About Courtney McNamara

Courtney is the founding editor of Healthy Policies. She has a Masters in Health Inequalities and Public Policy from the University of Edinburgh, and is continuing her research as a PhD candidate at the University of York (UK), investigating the ways in which trade and social policy interact to influence population health. Prior to her post graduate work, Courtney worked with community-based health equity organizations in Seattle, Washington.
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Courtney McNamara has written 43 articles so far, you can find them below.


Healthcare spending and health: looking beyond the money

This graph was posted on the Atlantic last week and illustrates the striking relationship between healthcare spending and life expectancy.  There are many important and interesting aspects to this relationship, which has been documented for some time, but there is one aspect which is seldom discussed when the topic surfaces in mainstream media outlets. One […]

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#StandingwithDNLee

Readers of Healthy Policies will know that inequities in health are very much rooted in inequities of power. Recent posts by Ted Schrecker have outlined how political trajectories shape landscapes of health disparities. A defining feature of these trajectories is that in addition to being determined by unequal distributions of power, they also perpetuate the […]

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Trade and Public Health: What’s missing?

Expanding our understanding of the links between trade and health not only strengthens the call for better coherence between trade and health policy, but it is crucial to the success of this undertaking.

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Curb the Spread of the Flu: don’t eat at restaurants that don’t provide paid sick leave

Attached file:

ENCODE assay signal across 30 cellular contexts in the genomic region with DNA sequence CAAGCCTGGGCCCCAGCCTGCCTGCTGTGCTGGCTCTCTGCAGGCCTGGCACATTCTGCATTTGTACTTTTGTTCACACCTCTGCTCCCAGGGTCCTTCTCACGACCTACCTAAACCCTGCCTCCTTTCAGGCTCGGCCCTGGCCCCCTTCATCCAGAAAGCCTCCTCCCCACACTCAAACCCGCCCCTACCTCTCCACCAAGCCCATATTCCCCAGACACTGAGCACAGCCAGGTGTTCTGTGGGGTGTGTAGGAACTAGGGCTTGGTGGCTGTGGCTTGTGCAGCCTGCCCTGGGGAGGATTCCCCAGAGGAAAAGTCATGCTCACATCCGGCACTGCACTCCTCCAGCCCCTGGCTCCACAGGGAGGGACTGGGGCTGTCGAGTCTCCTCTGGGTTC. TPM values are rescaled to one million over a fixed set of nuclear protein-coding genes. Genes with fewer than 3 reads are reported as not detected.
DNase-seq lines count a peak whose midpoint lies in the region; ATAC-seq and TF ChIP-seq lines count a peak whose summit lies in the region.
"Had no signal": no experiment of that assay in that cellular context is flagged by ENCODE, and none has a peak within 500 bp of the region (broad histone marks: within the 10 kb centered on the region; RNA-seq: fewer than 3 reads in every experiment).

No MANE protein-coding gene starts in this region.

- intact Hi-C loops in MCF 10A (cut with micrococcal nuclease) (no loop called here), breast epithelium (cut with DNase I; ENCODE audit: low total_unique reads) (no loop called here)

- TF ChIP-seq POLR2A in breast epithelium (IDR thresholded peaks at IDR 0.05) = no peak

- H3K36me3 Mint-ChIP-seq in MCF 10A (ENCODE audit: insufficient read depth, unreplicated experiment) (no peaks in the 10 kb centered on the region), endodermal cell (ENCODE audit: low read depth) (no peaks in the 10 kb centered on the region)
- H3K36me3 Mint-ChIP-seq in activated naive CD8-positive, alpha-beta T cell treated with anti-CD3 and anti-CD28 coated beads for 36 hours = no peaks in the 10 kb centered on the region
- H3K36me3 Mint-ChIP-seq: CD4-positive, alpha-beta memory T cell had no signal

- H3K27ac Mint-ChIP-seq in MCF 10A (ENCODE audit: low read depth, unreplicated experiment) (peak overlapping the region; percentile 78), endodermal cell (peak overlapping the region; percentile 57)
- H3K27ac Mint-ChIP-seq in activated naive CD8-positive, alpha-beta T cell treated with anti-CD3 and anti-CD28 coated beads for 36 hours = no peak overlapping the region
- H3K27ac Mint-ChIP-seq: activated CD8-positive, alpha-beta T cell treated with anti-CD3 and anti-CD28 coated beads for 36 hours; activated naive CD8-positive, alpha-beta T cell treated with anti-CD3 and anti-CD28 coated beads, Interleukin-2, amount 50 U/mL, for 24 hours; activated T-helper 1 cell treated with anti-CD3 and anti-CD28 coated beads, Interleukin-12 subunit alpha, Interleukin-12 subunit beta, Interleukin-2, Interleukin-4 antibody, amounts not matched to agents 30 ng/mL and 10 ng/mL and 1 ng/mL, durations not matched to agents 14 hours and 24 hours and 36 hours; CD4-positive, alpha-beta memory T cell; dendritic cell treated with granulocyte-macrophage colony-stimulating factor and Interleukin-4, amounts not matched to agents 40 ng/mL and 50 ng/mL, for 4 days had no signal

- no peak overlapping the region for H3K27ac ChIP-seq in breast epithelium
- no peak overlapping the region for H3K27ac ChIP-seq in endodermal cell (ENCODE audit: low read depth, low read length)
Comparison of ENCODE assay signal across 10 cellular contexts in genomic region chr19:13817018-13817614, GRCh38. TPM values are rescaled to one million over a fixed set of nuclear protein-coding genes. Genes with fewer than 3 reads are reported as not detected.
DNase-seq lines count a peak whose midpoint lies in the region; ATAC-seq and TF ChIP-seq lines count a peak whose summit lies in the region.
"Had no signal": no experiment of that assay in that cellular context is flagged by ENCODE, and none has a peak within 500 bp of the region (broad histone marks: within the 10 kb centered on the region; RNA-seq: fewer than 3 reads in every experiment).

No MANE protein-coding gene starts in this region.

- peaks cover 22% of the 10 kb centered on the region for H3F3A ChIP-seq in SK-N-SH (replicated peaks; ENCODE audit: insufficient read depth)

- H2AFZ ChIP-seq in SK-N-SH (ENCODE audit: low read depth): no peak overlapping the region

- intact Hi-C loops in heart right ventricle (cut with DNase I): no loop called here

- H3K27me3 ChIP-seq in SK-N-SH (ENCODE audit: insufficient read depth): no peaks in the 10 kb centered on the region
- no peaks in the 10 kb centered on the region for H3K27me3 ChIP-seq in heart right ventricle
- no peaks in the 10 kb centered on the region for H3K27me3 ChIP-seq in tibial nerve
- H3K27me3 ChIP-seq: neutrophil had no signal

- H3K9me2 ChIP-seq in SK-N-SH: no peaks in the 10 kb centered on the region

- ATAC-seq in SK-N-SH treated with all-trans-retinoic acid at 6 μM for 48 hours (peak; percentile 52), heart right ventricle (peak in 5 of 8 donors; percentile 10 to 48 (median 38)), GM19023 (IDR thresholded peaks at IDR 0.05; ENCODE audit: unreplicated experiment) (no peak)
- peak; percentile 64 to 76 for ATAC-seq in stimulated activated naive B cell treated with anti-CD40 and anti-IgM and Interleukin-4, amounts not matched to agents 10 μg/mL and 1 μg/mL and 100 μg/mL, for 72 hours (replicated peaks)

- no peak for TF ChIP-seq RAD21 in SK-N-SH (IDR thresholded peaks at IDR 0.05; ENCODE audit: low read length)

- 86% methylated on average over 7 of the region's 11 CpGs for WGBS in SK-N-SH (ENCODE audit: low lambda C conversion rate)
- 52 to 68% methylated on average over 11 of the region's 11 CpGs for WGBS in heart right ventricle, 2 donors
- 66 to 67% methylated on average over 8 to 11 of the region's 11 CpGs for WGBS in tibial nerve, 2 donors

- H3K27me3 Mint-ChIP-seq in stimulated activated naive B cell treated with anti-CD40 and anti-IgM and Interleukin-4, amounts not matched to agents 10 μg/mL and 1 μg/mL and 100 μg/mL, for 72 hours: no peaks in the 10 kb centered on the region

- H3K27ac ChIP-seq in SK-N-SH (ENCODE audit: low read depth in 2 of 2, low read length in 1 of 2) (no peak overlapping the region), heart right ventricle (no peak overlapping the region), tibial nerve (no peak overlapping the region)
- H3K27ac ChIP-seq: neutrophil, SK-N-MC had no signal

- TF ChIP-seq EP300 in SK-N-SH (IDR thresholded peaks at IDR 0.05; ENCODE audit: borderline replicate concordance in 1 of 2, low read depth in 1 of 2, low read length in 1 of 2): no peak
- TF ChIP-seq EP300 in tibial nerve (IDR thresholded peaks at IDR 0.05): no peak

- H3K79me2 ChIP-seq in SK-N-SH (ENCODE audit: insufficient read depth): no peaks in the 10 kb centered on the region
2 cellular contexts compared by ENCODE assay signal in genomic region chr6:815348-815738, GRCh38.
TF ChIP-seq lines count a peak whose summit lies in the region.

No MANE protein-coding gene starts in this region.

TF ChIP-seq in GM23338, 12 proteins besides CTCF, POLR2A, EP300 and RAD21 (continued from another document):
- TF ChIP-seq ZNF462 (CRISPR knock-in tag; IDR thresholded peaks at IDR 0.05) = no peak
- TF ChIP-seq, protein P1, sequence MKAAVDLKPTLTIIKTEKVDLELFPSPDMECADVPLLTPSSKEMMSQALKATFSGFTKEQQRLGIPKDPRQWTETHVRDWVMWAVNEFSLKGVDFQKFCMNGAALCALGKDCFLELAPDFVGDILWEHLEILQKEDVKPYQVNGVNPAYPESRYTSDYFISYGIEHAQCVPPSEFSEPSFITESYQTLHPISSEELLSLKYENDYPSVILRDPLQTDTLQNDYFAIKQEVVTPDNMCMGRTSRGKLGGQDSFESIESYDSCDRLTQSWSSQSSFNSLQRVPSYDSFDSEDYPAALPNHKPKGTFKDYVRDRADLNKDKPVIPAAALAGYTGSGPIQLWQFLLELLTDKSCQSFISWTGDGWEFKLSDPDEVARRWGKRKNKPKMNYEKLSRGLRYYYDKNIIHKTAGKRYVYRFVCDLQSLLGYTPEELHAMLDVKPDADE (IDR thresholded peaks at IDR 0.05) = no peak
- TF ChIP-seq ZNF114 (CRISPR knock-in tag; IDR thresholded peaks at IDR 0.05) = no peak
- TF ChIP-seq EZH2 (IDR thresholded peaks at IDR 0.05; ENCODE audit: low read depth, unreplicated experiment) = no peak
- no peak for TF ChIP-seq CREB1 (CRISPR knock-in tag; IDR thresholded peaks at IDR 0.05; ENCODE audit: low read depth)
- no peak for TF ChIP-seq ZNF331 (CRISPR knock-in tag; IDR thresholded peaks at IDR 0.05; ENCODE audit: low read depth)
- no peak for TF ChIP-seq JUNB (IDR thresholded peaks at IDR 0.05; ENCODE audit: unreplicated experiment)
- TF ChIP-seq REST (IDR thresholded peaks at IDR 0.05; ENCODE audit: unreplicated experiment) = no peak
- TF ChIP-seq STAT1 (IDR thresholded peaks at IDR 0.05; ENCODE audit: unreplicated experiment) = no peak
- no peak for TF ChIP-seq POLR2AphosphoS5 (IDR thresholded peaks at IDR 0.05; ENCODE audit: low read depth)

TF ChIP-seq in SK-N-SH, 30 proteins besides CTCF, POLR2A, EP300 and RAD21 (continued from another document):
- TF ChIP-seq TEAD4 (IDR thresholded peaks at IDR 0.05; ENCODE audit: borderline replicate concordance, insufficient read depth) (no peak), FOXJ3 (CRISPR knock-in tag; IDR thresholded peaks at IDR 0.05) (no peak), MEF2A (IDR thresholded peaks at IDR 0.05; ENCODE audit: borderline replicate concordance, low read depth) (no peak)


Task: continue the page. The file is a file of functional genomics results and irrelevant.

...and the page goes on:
According to the Centers for Disease Control, the US is in the midst of the worst flu season it’s seen in a decade. In Boston, a state of emergency has been declared, where at least 18 people have died because of the flu. The CDC recommends that people with flu-like symptoms stay home and avoid […]

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A top 5 list of the best public health top 10 lists

Commemorating each New Year is an endless supply of top 10 lists. When it comes to well-being, the majority of these lists portray very individualistic, very bio-medically skewed notions of health. This is a list of the top 5 public health top 10 lists which approach health with a greater consideration of the social determinants of health.

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Tackling Obesity: Should the UK take public health cues from the US?

The Royal College of Physicians says the UK needs its own Michelle Obama or Mayor Bloomberg to combat rising obesity, but are US leaders focused on the right messages when it comes to addressing expanding waistlines?

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Walmart’s free healthcare plan and why strikers shouldn’t care

What are the health implications of Walmart’s new free healthcare program and what do they mean in the context of worker strife?

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Paul Krugman: America’s Greatest Public Health Champion?

Last week the New York Times reported on a study which documents a reversing trend in life expectancy for the least educated whites in the US. The study shows that since 1990, life expectancy for white Americans without a high school diploma has fallen by five years for women and three years for men. Reading […]

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Good News for Unions is Good News for Public Health

In the context of sustained political attacks against workers’ rights, it is important public health professionals stand with the labor movement, both in celebrating its victories and in supporting its struggles.

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Root Causes of Ill Health Fall Flat in Bloomberg’s Soda Ban

While reactions to Bloomberg’s soda ban continue to effervesce, those truly concerned with the public’s health would be well advised to hold their praise.

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